And yet that power, the power of One full of fire, surrounded by brilliant light on a throne of sapphire,** loved and loves relentlessly this crooked creation, and confined Himself to flesh to dwell among us and take our punishment upon Him. I know I seem to be saying this a lot in recent posts, but that is a good thing. I want to declare the Gospel, I want to walk in this, live by this, marvel at this daily. All of the Bible speaks of Christ, even the books of exile, and I love it.

Ezekiel means “God Strengthens.” I’ve moved from God will uplift, to God will strengthen. More in the days to come. <3

*Don’t worry, I found the need to balance it out with some New Testament letters. Currently I’m in Philippians.
**See Ezekiel 1:25-28 for a description of the prophet’s vision of God.

Fruitful in Exile

IMG_0975Ever since I started going deeper into my journey of faith, I’ve been obsessed with the symbol of exile. I remember how in middle school, after reading The Lord of the Rings and geeking out over spiritual themes, I made this entire AOL instant message profile (remember those days, guys?) about being in exile. My username was “RangerInExlie” and I remember quoting something about Aragorn, a king, living willingly in exile while protecting secretly those who think he’s a scoundrel, and I also quoted the Bible calling us “strangers” and exiles in this land (1 Peter 2:11).

Yeah, it was a big deal to me. We are exiles. This is not our home, but we have work to do here. But then I got older, and I guess I kind of set that idea on the shelf. I still thought it was cool, but I stopped thinking about it.

Well, now I’m reading Jeremiah and his prophecies about God carrying the Jews into exile to Babylon, and the symbol of exile has been making its way back to the forefront of my mind, and God has been helping me to see it in new ways.

I love the history of the Old Testament, so here’s the deal in Jeremiah: Israel, the northern kingdom, has already been lost to Babylon, and the southern kingdom of Judah is about to be. The timeline skips around a bit, but in the chapters I’m speaking about in this post, King Jehoiachin has been captured, and a host of Jews have already been carried into exile, but Jerusalem remains under King Zedekiah and faces a two-year siege by the Babylonians. So Jeremiah prophesies. He doesn’t say that everything’s going to be okay, he says that the siege of the city is going to be successful, and the Jews are going to be carried into exile, no matter what other false prophets may say. But in chapter 29, he offers hope for the future. After seventy years, declares the LORD, the Jews will return. God will bring them back from captivity and restore their fortunes.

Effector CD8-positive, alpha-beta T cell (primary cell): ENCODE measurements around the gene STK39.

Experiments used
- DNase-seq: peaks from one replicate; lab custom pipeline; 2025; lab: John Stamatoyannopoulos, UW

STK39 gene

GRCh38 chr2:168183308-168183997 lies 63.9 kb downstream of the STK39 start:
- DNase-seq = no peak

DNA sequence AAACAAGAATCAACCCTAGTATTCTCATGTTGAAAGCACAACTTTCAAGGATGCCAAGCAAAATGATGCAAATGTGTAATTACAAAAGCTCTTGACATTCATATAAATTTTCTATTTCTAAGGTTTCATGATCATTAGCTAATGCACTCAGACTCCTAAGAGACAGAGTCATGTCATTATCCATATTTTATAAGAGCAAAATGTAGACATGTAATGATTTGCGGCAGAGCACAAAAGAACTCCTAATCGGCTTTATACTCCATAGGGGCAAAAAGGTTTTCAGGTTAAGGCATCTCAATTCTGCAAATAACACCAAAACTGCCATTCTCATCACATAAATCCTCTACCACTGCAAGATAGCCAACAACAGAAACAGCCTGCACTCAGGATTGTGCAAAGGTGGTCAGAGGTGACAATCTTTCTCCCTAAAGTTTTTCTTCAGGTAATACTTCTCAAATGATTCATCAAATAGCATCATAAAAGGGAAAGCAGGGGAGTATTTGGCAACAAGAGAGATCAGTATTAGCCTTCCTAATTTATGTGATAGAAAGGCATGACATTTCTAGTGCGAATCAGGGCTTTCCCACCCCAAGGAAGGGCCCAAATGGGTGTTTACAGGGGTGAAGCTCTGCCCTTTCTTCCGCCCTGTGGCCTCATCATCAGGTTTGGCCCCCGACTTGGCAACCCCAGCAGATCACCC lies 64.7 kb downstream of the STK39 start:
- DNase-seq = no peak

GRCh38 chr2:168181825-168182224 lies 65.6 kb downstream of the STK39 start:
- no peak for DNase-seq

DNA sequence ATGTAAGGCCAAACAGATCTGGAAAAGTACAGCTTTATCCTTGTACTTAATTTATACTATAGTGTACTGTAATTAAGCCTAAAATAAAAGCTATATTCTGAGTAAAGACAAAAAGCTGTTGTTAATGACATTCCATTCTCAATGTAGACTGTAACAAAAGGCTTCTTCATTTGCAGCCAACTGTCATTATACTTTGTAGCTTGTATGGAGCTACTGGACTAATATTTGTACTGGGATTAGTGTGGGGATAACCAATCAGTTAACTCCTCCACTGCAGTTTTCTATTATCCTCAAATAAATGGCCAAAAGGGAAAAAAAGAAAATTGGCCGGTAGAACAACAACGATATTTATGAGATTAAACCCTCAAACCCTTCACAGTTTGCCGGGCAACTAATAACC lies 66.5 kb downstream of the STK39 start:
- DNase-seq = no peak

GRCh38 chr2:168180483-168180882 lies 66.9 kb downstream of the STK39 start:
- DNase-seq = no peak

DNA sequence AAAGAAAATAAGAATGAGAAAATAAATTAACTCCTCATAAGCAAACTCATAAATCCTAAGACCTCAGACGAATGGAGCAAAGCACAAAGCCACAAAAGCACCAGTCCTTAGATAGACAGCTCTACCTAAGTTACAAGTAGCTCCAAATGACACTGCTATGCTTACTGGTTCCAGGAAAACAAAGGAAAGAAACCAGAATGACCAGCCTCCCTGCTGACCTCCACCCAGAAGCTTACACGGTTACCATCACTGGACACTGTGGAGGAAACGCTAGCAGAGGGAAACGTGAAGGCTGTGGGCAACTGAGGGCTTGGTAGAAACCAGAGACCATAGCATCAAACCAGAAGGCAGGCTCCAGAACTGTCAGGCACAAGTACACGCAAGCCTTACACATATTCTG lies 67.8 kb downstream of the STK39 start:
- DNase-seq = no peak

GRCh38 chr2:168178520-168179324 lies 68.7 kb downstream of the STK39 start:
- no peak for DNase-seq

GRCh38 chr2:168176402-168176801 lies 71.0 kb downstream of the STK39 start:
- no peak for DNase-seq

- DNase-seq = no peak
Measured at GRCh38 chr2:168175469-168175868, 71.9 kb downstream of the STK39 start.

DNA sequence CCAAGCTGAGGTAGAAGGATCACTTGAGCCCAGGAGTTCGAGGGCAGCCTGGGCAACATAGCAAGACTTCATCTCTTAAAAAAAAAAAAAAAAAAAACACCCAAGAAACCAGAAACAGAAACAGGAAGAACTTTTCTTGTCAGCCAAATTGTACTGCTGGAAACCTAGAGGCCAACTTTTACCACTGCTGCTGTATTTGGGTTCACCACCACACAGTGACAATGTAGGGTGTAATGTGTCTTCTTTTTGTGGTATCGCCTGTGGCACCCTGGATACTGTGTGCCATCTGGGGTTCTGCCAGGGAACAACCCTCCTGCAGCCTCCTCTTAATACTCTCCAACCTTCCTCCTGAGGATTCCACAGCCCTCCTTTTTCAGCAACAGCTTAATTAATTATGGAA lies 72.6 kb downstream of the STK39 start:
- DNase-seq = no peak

Okay, so you’ve been carried into exile, away from your home and the promised land of God, and now a prophet tells you that you will return …in seventy years. I’m trying to imagine what Jeremiah’s listeners must have thought. Surely most of them wouldn’t be around in seventy years, so they’re stuck in exile, where life seems worthless and unimportant. They’re captives of a foreign empire, and they know things aren’t going to change any time soon, so I imagine some of them would give way to despair. I probably would.

But what does Jeremiah say?

This is what the LORD Almighty, the God of Israel, says to all those I carried into exile from Jerusalem to Babylon: “Build houses and settle down; plant gardens and eat what they produce. Marry and have sons and daughters; find wives for your sons and give your daughters in marriage, so that they too may have sons and daughters. Increase in number there; do not decrease. Also, seek the peace and prosperity of the city to which I have carried you into exile. Pray to the LORD for it, because if it prospers, you too will prosper.”

He tells them to settle, to make a life in Babylon, to make their time in exile purposeful. They are not wasted, their lives are not wasted. And they must rejoice. In chapter 31, the LORD calls them to praise, to sing with joy about His promise to save them, even if it won’t happen during their lifetime.

Reading Jeremiah has been an immense encouragement to me during this season. I don’t know what’s going on right now. I know that eventually, my future holds the fulfillment of some pretty awesome promises, but I don’t know how to get there yet. Unlike the exiles in Babylon, I don’t know if it’s going to take seventy years, or ten, or twenty, but it is comforting to trust that this time of waiting can be just as fruitful.

The name Jeremiah means “He will uplift,” which I find incredibly interesting, since most of his prophecies are about the destruction of Judah. But God promises, through Jeremiah, that after that destruction, He will uplift His people. In exile, He is with His people (30:11), and He will uplift them. For His plans are to prosper His people, not to harm them, and He will bring them back to Him.

In the time of exile, don’t despair.

The Water of Life

Praise the LORD, o my soul, and forget not all His benefits –

who FORGIVES all your sins,

and HEALS all your diseases,

who REDEEMS your life from the pit

and CROWNS you with love and compassion,

who SATISFIES your desires with good things,

so that your youth is renewed like the eagles.

Psalm 103:2-5